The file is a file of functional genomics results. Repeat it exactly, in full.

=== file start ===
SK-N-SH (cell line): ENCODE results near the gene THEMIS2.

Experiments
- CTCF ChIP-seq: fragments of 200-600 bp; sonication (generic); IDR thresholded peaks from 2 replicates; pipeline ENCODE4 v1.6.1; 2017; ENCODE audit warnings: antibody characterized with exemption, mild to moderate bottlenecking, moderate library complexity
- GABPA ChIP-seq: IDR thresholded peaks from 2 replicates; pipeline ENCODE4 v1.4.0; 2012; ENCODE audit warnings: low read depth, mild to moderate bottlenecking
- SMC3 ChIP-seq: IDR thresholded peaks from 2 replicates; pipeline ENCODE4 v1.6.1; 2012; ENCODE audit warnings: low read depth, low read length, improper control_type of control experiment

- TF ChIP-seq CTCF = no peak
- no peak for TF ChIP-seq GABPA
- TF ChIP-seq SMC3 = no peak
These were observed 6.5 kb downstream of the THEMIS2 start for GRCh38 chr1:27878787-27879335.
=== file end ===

SK-N-SH (cell line): ENCODE results near the gene THEMIS2.

Experiments
- CTCF ChIP-seq: fragments of 200-600 bp; sonication (generic); IDR thresholded peaks from 2 replicates; pipeline ENCODE4 v1.6.1; 2017; ENCODE audit warnings: antibody characterized with exemption, mild to moderate bottlenecking, moderate library complexity
- GABPA ChIP-seq: IDR thresholded peaks from 2 replicates; pipeline ENCODE4 v1.4.0; 2012; ENCODE audit warnings: low read depth, mild to moderate bottlenecking
- SMC3 ChIP-seq: IDR thresholded peaks from 2 replicates; pipeline ENCODE4 v1.6.1; 2012; ENCODE audit warnings: low read depth, low read length, improper control_type of control experiment

- TF ChIP-seq CTCF = no peak
- no peak for TF ChIP-seq GABPA
- TF ChIP-seq SMC3 = no peak
These were observed 6.5 kb downstream of the THEMIS2 start for GRCh38 chr1:27878787-27879335.